And, yes, I do have stomach problems often.
And, yes, I do believe these stomach problems are related to NSAID abuse.
I should stop taking them...
This is another one of my favorites.
Zen, if you've lived under a rock forever, is a type of Buddhism, one that focuses on the tenets of completely clearing your mind of thought and existing in the now, enjoying the beauty of everything going on around you.
It sounds strange doesn't it?
What beauty is there in the middle of the lunch rush working in the kitchen at McDonalds?
IF you can focus, clear your mind, and let the whole of that moment fill you, the lunch rush at McDonalds is a well choreographed dance.
It's a dance so well choreographed that it seems bread into those who are living through it. There are differences in tempo and temperature. The sizzling of meat on the grill, and the sound of the sandwich wrappers crinkling. Along with other musical tones, the bell on the microwave, the song of the oven, and the Jaws theme played out on the grill. It's strangely exhilarating.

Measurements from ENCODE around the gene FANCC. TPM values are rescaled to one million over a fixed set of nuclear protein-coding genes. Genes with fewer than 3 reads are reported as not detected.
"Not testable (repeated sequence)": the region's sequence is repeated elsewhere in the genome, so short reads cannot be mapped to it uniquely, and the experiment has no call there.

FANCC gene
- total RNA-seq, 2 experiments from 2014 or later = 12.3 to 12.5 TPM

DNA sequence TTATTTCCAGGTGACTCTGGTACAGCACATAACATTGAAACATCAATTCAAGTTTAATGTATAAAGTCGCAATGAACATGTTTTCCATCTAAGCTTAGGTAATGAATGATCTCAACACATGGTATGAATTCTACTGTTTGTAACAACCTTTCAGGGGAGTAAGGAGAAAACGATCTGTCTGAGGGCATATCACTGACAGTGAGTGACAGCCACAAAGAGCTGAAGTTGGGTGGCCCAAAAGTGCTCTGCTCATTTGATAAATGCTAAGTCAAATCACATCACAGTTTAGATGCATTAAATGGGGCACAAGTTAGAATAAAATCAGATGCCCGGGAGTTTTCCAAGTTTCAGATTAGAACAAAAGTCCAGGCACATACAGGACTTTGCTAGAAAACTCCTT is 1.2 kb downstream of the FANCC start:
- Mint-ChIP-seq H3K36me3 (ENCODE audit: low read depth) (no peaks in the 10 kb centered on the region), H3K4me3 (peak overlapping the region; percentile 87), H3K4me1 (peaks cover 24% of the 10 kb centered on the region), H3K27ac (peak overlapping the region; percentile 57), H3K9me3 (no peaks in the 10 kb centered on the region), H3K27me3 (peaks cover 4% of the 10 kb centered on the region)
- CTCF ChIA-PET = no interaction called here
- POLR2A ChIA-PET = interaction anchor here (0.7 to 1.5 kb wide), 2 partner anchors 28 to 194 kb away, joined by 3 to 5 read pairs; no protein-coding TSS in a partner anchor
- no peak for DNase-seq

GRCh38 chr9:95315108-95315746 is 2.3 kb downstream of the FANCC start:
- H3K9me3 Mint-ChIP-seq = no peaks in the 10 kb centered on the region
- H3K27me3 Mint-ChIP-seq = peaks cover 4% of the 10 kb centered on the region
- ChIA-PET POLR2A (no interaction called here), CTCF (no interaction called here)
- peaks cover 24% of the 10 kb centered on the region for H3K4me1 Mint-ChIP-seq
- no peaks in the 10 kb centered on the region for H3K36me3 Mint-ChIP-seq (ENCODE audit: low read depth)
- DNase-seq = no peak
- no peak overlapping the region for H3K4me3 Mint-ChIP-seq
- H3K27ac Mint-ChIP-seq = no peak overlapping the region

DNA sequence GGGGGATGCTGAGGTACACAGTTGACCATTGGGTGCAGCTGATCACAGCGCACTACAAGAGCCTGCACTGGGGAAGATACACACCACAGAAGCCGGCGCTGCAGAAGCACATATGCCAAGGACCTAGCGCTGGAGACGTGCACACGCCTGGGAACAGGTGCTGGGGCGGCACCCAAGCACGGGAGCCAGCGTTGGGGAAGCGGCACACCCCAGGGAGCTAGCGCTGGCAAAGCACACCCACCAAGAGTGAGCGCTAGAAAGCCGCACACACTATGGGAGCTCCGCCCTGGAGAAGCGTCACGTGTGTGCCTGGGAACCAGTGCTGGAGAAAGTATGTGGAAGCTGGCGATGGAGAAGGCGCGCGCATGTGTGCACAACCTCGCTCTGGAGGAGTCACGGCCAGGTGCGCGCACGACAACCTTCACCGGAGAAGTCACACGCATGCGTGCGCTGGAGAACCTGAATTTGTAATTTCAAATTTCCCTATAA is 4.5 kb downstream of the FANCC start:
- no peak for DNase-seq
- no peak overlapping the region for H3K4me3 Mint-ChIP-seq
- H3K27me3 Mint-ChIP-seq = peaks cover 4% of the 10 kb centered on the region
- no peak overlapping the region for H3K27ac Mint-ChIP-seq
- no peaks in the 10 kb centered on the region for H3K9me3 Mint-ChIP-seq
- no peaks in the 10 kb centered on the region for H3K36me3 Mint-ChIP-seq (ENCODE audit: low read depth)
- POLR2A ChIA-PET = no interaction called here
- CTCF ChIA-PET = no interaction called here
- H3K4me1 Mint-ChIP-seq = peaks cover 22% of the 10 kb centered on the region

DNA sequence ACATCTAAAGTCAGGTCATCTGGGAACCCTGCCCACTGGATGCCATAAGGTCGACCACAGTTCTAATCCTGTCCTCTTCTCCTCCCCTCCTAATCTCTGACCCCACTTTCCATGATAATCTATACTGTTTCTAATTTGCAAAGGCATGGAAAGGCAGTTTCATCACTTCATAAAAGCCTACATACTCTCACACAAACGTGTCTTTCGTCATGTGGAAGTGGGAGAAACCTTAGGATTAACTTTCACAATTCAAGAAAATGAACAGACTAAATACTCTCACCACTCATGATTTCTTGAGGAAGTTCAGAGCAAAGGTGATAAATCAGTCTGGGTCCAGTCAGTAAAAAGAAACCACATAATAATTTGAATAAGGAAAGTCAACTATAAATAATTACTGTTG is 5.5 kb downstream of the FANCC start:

(Right now my wife is reading and thinking: "Who wrote this?")
But, I will be honest. That level of release from through is hard to attain, and most of the time I hate my very existence as I pretend to be Spongebob, and try my best not to allow the base and violent nature of a human being break free. Hurting the people I work with would not be a good way to keep my job.
So, besides that one digression, how does zen meditation (which you can do without being Buddhist and neither God nor Buddha will be mad at you) relate to breaking through a headache to get some writing done?
It's simple really.
A headache, after all, is all in your head, and (to my belief) is generated by an overwhelming number of thoughts. So, if you eliminate the thought, you eliminate the headache.
But, don't you need to think to write?
Zen art, which more artists practice in today's modern age than one can grasp, is based on instinct. It's based on doing what your body knows how to do, when your body needs to do it. And, each of us are experts in our own fields, to one extent or another, so our bodies know what we know. They only need a single drop in the pond to get the writing going.